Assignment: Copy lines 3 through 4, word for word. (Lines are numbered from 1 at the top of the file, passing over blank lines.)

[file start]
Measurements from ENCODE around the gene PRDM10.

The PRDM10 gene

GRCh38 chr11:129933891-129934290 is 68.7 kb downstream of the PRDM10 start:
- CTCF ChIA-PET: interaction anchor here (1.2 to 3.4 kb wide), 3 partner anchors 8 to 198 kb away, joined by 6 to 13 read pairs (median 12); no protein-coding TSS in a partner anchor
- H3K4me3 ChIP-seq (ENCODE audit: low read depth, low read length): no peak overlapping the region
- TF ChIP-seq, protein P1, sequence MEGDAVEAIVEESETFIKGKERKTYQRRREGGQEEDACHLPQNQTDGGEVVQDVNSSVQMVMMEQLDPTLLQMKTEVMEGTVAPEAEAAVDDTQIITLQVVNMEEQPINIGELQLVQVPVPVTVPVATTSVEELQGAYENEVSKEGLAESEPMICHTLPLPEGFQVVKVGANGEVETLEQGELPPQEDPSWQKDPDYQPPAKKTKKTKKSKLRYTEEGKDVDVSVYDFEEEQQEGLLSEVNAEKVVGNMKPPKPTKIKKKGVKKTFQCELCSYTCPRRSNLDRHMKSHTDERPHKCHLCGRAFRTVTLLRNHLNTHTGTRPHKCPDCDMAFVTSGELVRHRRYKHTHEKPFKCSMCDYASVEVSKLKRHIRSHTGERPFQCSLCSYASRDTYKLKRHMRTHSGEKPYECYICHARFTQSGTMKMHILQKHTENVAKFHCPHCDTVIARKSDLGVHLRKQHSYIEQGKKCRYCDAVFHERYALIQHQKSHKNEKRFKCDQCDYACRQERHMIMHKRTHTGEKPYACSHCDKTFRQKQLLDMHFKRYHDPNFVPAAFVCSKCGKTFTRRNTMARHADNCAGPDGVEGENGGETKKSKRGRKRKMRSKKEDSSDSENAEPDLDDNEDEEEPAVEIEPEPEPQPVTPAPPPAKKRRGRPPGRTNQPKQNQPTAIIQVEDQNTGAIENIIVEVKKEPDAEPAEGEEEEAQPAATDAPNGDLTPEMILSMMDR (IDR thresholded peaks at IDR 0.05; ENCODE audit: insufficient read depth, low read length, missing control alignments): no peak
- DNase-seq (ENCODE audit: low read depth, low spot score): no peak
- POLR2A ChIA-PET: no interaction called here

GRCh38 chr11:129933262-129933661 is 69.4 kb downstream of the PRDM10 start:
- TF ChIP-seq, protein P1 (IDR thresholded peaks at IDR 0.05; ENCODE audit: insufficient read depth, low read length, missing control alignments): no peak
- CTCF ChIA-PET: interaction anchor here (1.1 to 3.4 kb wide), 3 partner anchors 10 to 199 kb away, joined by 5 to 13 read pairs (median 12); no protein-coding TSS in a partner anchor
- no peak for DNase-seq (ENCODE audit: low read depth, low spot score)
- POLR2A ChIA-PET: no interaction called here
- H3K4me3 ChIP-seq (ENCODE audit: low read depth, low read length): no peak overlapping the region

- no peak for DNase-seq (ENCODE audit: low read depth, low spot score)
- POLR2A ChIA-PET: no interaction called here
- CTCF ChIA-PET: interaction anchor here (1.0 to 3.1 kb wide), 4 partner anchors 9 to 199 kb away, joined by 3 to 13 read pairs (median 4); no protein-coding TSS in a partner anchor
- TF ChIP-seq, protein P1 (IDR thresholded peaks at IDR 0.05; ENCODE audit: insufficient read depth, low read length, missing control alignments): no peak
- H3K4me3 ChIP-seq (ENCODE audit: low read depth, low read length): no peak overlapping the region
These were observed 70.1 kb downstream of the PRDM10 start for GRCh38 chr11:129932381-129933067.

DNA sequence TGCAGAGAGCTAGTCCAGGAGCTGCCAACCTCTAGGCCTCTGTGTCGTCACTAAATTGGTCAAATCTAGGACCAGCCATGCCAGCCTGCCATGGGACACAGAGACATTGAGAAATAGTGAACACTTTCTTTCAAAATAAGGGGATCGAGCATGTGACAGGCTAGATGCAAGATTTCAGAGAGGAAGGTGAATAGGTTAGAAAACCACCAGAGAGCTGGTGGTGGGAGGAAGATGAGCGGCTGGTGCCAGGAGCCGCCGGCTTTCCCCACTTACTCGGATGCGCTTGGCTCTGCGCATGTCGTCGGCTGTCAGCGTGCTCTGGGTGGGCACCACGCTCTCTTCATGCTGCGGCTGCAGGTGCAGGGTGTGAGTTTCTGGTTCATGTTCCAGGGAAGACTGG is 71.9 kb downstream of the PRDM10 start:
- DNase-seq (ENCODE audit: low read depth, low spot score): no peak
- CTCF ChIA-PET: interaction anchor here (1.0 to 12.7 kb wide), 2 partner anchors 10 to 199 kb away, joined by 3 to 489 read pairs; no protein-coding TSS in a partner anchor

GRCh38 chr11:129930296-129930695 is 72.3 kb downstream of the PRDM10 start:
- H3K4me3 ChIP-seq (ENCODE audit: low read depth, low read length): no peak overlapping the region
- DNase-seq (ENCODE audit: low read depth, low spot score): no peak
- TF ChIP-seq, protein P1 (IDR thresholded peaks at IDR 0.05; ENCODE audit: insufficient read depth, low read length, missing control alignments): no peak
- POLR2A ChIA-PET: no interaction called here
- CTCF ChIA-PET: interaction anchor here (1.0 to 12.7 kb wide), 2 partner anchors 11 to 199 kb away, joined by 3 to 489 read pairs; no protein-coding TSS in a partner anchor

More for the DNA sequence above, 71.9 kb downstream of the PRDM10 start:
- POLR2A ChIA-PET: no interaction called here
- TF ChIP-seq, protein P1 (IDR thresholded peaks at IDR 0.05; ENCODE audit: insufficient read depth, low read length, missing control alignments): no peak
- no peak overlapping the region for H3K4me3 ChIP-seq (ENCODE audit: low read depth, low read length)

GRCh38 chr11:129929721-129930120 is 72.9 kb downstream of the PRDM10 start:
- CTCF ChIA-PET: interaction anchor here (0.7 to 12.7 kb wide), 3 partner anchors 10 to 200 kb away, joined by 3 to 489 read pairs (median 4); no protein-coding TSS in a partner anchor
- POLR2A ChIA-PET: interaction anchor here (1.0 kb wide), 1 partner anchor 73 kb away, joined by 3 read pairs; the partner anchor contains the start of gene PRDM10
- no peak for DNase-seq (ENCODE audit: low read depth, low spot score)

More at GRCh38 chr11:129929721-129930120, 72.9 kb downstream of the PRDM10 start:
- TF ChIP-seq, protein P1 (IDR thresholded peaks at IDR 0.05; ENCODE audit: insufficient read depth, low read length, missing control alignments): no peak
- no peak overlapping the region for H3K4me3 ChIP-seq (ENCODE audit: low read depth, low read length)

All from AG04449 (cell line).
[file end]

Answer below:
GRCh38 chr11:129933891-129934290 is 68.7 kb downstream of the PRDM10 start:
- CTCF ChIA-PET: interaction anchor here (1.2 to 3.4 kb wide), 3 partner anchors 8 to 198 kb away, joined by 6 to 13 read pairs (median 12); no protein-coding TSS in a partner anchor